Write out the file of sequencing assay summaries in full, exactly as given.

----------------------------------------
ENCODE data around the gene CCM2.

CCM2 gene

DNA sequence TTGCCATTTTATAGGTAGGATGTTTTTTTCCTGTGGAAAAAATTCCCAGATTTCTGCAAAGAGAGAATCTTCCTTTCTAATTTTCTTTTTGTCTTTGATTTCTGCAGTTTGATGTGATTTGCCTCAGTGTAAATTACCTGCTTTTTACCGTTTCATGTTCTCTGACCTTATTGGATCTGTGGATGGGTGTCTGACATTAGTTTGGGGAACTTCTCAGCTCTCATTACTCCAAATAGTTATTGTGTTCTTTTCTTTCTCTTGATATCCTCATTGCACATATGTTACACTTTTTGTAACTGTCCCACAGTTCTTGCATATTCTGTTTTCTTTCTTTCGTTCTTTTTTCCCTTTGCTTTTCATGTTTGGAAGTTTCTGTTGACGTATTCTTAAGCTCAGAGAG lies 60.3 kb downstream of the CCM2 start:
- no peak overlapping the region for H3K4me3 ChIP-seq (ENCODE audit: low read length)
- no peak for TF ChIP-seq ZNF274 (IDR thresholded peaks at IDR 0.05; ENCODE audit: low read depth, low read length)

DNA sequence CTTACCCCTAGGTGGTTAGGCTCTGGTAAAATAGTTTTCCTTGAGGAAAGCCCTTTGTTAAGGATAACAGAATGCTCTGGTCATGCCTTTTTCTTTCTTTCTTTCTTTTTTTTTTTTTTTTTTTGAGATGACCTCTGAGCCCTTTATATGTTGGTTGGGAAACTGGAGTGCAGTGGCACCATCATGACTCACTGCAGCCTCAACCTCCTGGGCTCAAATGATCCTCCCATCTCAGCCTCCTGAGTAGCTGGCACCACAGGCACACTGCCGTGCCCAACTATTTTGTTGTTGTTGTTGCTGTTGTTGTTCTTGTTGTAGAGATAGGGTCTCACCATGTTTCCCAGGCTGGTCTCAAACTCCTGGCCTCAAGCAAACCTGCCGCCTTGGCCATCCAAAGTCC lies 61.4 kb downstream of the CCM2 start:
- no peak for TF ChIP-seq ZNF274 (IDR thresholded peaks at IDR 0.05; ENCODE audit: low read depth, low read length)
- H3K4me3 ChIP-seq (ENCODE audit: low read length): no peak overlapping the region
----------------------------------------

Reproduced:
ENCODE data around the gene CCM2.

CCM2 gene

DNA sequence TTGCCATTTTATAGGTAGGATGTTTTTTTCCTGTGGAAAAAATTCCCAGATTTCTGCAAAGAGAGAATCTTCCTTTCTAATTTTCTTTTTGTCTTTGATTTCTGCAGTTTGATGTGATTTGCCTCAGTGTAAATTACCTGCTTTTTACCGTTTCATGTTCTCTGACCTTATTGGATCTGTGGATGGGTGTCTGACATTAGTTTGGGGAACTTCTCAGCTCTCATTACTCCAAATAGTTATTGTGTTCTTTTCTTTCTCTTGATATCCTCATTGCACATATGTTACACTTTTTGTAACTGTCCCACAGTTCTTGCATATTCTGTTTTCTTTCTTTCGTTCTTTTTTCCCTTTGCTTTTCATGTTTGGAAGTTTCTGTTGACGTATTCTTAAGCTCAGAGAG lies 60.3 kb downstream of the CCM2 start:
- no peak overlapping the region for H3K4me3 ChIP-seq (ENCODE audit: low read length)
- no peak for TF ChIP-seq ZNF274 (IDR thresholded peaks at IDR 0.05; ENCODE audit: low read depth, low read length)

DNA sequence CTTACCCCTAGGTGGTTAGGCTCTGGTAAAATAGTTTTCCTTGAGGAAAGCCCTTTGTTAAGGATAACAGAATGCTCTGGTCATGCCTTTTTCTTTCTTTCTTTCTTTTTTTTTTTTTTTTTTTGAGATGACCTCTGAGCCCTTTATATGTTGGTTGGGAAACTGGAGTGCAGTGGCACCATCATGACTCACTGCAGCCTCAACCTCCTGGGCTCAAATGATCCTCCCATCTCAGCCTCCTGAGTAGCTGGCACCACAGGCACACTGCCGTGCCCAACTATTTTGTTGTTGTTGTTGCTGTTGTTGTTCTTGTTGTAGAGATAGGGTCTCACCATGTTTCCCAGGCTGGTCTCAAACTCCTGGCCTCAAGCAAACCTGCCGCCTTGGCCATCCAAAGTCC lies 61.4 kb downstream of the CCM2 start:
- no peak for TF ChIP-seq ZNF274 (IDR thresholded peaks at IDR 0.05; ENCODE audit: low read depth, low read length)
- H3K4me3 ChIP-seq (ENCODE audit: low read length): no peak overlapping the region